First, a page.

I can't speak to the east coast but here on my particular section of the west coast the most common rabies vectors are bats, raccoons, skunks, and cats in that order. At least here you can drop off a deceased animal to test for rabies with the local health dept which would probably be what I would have suggested you to do - results are back in a couple days and the test itself costs the submitter nothing (it costs the county about $110 here).

Seahorse said...

Though I understand the rabies virus is fairly fragile and a good wash-out with soap and water generally does the trick, your wife owes you a big whack to your head. Unless you're heavily insured, of course!

Seahorse ;) (Word verification: "dedible", as in, "You coulda been dedible!")

Bartimaeus said...

I would agree with Dr. Holdsworth-pre-exposure vaccinations would be a good idea, and you are not absolutely out of the woods yet, the incubation can sometimes be as long as 6 months. Really not something to take a chance with, and the vaccine is safe, and way better than dying of Rabies.

PBurns said...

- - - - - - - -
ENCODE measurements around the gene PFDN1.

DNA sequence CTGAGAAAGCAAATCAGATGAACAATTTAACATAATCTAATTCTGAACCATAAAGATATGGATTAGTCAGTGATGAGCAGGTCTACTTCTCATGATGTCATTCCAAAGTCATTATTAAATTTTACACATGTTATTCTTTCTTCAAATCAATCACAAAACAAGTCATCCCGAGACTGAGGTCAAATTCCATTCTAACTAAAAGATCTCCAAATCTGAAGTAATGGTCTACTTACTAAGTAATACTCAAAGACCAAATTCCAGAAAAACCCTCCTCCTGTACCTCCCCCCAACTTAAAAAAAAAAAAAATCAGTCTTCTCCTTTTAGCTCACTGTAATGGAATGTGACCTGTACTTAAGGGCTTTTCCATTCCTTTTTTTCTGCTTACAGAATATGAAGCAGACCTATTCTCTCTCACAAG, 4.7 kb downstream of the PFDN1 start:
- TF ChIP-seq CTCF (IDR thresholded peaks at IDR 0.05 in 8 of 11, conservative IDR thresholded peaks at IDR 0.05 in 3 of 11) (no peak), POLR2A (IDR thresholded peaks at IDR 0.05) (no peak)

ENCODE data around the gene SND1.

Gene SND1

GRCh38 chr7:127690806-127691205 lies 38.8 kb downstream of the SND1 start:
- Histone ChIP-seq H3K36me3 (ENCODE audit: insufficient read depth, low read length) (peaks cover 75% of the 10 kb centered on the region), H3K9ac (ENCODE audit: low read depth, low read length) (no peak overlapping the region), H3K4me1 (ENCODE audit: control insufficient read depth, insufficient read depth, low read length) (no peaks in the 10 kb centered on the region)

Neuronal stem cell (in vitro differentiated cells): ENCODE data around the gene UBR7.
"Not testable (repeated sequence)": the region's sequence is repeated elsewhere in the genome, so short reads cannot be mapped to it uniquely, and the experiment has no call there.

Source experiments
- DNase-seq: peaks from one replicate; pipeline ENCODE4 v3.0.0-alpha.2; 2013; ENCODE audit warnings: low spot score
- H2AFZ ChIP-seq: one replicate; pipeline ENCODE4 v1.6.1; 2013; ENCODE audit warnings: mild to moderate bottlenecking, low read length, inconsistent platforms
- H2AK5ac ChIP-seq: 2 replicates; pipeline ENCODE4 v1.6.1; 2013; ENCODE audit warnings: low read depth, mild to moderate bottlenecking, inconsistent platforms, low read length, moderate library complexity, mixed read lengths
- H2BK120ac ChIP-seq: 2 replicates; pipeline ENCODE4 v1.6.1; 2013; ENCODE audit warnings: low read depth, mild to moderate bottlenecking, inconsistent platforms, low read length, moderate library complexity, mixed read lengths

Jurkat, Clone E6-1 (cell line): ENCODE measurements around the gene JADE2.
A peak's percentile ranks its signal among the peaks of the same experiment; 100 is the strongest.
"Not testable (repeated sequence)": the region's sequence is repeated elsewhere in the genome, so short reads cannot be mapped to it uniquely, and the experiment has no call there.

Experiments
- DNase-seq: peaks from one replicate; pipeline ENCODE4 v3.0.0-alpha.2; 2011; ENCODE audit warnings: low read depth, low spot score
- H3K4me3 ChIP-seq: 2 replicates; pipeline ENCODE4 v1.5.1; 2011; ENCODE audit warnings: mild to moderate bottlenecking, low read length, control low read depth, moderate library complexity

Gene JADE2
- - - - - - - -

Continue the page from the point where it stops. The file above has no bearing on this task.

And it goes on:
This dig occured more than 20 months ago now (this squib was written 15 months ago or more), so I AM very clearly out of the woods.

I am told pre-exposure vaccines (I had the very first version of those when I was a kids overseas in Africa) do not mean that you do not need a post-bite series of shots after the fact, which I probably *should* have gotten and will next time.

The main take away for me, however, is that I need to respect even the little critters like this small raccoon. I invented the snare I use for a reason. One reason is to save the dog a lot of wreckage, a second reason is to let more animals go at the end of the dig, but the third reason is to avoid bites in a land with rabies. In this case, I got bit because I did not respect the critter enough and was moving too fast to help the dog.

For those interested in how things like vaccines, seat belts, police and insurance change behavior (and not always for the best!) read this article on how reductions in "moral hazard" costs tend to increase risky behavior >> I have regular vaccines and I wear motorcycle helmets because there are things I cannot control (airborne disease vectors and drunks on the road). But I also do not drink alcohol or smoke cigarettes because there are things I can control. I can control my interactions with animals -- make the decision to have those interactions, but always under my terms. Out of a 1,000 of those I have only been bitten once so far, and I know why. No more reaching for a haunch!